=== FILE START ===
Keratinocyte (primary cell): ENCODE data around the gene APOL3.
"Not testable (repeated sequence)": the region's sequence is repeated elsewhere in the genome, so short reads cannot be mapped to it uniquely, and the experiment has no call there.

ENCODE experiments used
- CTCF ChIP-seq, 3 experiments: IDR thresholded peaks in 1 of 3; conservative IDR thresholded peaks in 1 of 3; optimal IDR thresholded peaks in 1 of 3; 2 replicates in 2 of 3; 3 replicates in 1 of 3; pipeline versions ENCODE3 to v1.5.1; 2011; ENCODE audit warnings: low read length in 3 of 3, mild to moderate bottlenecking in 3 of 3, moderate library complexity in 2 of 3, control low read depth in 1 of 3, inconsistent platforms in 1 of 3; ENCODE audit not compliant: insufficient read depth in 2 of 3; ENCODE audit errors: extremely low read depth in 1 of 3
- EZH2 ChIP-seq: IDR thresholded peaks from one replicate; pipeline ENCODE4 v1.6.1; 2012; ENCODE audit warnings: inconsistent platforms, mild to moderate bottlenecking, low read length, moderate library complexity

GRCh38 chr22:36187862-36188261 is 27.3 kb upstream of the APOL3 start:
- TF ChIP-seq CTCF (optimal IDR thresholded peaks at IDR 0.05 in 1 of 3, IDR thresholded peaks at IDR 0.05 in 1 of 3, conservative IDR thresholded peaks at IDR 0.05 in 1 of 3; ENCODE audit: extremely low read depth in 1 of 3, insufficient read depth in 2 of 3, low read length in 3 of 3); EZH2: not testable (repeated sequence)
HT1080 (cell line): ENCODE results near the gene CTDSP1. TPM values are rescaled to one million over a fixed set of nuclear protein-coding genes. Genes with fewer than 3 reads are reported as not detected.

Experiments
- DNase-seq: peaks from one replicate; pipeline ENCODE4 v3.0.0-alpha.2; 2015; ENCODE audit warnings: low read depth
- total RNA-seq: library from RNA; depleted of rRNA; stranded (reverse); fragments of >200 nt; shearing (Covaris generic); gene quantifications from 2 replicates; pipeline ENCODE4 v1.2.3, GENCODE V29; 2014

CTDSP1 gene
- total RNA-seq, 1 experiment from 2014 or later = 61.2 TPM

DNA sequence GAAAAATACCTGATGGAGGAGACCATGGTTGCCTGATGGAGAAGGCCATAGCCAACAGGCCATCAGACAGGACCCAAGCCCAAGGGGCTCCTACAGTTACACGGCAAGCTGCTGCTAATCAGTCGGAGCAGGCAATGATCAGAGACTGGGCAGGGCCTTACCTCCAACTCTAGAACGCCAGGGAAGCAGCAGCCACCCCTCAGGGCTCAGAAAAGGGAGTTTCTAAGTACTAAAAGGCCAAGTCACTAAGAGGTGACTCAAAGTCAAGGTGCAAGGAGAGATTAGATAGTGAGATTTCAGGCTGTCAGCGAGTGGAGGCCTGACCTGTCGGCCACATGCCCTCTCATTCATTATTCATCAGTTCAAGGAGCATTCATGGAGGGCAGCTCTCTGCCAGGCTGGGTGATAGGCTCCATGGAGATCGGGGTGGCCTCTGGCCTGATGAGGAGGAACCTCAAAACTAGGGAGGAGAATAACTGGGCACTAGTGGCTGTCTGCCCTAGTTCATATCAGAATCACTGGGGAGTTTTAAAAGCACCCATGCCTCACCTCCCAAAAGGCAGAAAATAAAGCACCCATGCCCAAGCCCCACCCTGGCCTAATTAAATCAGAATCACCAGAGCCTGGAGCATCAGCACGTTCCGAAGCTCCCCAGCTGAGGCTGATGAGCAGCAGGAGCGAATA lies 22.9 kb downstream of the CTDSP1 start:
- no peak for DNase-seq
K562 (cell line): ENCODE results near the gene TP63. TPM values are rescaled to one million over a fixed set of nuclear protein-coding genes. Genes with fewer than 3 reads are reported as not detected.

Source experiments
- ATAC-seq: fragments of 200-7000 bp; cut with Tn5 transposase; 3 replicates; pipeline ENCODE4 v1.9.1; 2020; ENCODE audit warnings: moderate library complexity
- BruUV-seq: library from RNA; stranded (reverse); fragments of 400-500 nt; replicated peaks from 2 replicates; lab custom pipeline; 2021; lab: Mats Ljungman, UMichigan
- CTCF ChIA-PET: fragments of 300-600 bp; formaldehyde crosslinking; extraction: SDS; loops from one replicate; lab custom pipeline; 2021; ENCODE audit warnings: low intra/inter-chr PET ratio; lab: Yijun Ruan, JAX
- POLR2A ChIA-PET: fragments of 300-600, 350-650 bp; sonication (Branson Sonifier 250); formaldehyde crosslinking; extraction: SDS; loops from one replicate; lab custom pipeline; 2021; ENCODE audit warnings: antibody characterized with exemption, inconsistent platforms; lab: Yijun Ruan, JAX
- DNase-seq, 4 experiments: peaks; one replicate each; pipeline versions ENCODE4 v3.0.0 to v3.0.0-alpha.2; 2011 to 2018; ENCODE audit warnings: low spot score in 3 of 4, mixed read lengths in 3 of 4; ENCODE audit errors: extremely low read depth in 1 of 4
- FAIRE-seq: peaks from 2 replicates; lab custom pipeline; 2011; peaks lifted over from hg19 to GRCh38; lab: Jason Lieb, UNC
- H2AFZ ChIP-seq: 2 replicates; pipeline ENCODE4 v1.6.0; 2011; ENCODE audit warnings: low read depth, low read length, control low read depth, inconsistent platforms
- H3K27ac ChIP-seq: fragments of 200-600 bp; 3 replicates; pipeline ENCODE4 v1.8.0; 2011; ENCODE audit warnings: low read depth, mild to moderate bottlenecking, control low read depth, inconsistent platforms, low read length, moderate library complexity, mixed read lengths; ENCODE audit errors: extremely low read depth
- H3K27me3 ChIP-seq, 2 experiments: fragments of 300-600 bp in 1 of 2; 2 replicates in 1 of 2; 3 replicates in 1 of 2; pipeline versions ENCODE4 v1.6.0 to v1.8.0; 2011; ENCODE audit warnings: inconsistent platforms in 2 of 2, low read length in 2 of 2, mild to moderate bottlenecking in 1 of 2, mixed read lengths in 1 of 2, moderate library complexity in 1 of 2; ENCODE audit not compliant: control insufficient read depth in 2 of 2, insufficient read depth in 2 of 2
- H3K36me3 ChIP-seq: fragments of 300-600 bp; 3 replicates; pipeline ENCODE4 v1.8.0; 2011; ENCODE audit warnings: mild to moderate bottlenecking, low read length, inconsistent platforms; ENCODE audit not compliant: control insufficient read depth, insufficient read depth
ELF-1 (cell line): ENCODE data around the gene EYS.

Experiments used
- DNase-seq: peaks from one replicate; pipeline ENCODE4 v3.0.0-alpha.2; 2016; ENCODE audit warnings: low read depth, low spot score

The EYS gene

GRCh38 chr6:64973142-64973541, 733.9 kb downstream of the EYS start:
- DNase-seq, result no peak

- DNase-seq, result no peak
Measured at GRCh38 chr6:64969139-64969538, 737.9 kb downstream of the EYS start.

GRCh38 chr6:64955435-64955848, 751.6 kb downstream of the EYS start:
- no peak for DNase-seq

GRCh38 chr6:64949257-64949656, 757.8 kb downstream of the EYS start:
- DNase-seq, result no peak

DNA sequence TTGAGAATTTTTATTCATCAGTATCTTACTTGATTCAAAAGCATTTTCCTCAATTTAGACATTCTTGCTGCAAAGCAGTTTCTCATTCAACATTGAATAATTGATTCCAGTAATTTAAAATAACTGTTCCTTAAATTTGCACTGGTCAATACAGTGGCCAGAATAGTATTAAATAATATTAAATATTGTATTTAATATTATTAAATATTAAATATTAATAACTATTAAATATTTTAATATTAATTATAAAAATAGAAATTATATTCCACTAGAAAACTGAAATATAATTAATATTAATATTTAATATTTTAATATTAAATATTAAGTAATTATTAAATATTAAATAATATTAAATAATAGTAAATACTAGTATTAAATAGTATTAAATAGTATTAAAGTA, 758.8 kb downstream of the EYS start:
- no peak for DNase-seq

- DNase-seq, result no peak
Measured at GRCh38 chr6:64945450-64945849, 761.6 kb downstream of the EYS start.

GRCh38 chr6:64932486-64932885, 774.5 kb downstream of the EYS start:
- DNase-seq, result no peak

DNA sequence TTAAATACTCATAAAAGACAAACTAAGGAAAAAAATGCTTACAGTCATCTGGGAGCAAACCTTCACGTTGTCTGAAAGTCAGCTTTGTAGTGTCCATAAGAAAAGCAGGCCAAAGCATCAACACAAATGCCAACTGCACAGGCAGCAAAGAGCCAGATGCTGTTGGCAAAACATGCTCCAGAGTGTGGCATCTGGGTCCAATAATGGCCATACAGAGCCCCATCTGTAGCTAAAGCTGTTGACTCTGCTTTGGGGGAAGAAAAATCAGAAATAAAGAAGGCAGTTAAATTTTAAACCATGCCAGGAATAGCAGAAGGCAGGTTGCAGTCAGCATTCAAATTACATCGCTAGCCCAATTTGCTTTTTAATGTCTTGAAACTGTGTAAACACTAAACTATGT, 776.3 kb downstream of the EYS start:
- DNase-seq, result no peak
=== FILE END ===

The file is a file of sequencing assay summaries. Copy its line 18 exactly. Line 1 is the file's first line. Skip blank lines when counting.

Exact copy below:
- ATAC-seq: fragments of 200-7000 bp; cut with Tn5 transposase; 3 replicates; pipeline ENCODE4 v1.9.1; 2020; ENCODE audit warnings: moderate library complexity